Those considerations will dictate the height of your WC drain. And then by the time the WC drain reaches the shower area, I expect it will be too low to all the shower drain to connect to it (the hole would be closer than 2" to the bottom of the joist) and too low to keep the shower trap above the bottom of the joist. That will preclude wet venting the shower from the lav.

So the shower will likely require a conventional dry vent takeoff. If the right of the picture is a wall with a wall stacked below, and the 3" WC drain turns down into that wall, you can put a san-tee under the wall, with the dry vent rising into the wall above. The drain can join the WC drain on the vertical in the wall below.

Cheers, Wayne

A few inches passed the vanity fitting (to the right) Is the middle of the 2x8. Which is about 5’ from the toilet and about 5’ from the shower. I can’t come off the top but at a horizontal with 1/4” pitch can be done.

The branch line drops with a sweep 90 through the walls. I definitely do not plan on getting into the lower walls.

I appreciate the reply Wayne.
 

wwhitney

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A few inches passed the vanity fitting (to the right) Is the middle of the 2x8. Which is about 5’ from the toilet and about 5’ from the shower.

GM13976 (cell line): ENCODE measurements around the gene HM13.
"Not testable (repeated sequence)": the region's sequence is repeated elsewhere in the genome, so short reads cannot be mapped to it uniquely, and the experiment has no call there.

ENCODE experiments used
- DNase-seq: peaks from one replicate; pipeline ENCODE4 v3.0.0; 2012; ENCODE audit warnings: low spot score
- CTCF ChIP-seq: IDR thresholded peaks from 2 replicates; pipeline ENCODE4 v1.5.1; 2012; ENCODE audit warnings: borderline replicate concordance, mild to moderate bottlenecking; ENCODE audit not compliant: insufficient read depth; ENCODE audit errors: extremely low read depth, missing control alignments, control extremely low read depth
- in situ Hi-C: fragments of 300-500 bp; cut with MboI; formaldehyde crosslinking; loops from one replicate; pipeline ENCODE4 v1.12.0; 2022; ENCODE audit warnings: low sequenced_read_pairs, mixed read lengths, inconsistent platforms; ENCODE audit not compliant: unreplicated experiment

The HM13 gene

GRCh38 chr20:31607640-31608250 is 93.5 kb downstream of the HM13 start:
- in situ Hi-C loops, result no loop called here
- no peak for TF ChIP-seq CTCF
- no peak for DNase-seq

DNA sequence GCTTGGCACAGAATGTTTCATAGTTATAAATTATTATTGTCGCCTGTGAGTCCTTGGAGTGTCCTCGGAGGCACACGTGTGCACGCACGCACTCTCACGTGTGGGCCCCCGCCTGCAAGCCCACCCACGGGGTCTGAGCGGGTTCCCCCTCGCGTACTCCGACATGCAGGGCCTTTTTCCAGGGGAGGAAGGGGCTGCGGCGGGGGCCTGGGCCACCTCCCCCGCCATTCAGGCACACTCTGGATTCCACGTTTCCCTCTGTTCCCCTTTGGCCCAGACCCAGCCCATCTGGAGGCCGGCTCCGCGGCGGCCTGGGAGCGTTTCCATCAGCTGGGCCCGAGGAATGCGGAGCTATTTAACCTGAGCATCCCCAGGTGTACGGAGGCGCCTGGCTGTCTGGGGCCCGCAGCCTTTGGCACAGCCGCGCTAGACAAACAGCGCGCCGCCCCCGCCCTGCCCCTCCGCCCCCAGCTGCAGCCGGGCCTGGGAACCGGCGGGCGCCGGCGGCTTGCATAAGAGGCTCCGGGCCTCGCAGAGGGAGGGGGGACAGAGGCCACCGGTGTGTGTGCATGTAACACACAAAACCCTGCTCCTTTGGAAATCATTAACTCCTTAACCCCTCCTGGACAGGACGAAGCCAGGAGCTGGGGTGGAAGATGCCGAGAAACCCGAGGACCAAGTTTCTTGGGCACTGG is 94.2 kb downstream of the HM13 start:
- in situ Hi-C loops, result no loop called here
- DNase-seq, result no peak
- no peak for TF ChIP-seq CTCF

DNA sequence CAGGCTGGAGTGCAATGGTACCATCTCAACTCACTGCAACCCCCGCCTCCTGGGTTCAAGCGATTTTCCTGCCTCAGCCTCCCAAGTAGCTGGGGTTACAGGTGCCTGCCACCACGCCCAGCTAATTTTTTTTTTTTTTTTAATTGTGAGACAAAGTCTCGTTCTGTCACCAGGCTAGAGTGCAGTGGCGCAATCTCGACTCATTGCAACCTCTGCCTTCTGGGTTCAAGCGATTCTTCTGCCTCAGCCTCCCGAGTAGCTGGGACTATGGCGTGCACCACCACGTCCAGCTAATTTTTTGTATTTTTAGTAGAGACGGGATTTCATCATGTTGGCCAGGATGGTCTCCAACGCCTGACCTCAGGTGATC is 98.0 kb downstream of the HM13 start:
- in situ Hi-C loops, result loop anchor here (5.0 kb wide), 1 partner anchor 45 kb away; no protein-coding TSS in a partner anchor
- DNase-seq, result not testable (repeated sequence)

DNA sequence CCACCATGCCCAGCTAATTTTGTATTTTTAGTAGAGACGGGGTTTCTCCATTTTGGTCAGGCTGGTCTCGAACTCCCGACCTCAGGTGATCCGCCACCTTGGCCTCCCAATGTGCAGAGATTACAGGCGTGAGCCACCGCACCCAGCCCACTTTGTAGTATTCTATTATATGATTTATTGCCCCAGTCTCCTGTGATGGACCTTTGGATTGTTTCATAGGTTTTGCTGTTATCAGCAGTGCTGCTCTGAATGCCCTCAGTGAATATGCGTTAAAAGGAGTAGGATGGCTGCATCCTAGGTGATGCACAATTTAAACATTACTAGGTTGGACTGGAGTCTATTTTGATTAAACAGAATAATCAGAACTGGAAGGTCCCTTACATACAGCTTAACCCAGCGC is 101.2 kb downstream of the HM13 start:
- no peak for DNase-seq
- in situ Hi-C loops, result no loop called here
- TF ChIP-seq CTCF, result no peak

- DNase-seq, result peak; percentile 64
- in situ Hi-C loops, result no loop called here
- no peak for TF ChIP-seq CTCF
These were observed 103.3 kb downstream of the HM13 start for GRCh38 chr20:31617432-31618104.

So the toilet-WC distance is 10' (big bathroom) and the 3x3x1-1/2 combo is about half way in between? I think you're going to need that combo to be lower, so that the bottom of the combo inlet is only about 2" above the bottom of the joist, so that your vanity line can comply with the drilling limitations.

The branch line drops with a sweep 90 through the walls. I definitely do not plan on getting into the lower walls.
Where the branch turns from horizontal to vertical, it can be a quarter bend instead of a long sweep 90, which could help you drop the branch line if necessary.

Right now the shower is not properly vented (and does it connect to the 3" branch with a combo as required?). I'm not sure if you're going to be able to find a venting solution for the shower without opening the lower walls. To wet vent the shower, you'd need the combo where it joins the branch line to be horizontal, not rolled up like you have it. The "trap weir rule" limits the drop from the trap to the vent connection (the branch line if wet venting) to one pipe diameter.

Cheers, Wayne
 

JCConst

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So the toilet-WC distance is 10' (big bathroom) and the 3x3x1-1/2 combo is about half way in between? I think you're going to need that combo to be lower, so that the bottom of the combo inlet is only about 2" above the bottom of the joist, so that your vanity line can comply with the drilling limitations.


Where the branch turns from horizontal to vertical, it can be a quarter bend instead of a long sweep 90, which could help you drop the branch line if necessary.

Right now the shower is not properly vented (and does it connect to the 3" branch with a combo as required?). I'm not sure if you're going to be able to find a venting solution for the shower without opening the lower walls. To wet vent the shower, you'd need the combo where it joins the branch line to be horizontal, not rolled up like you have it. The "trap weir rule" limits the drop from the trap to the vent connection (the branch line if wet venting) to one pipe diameter.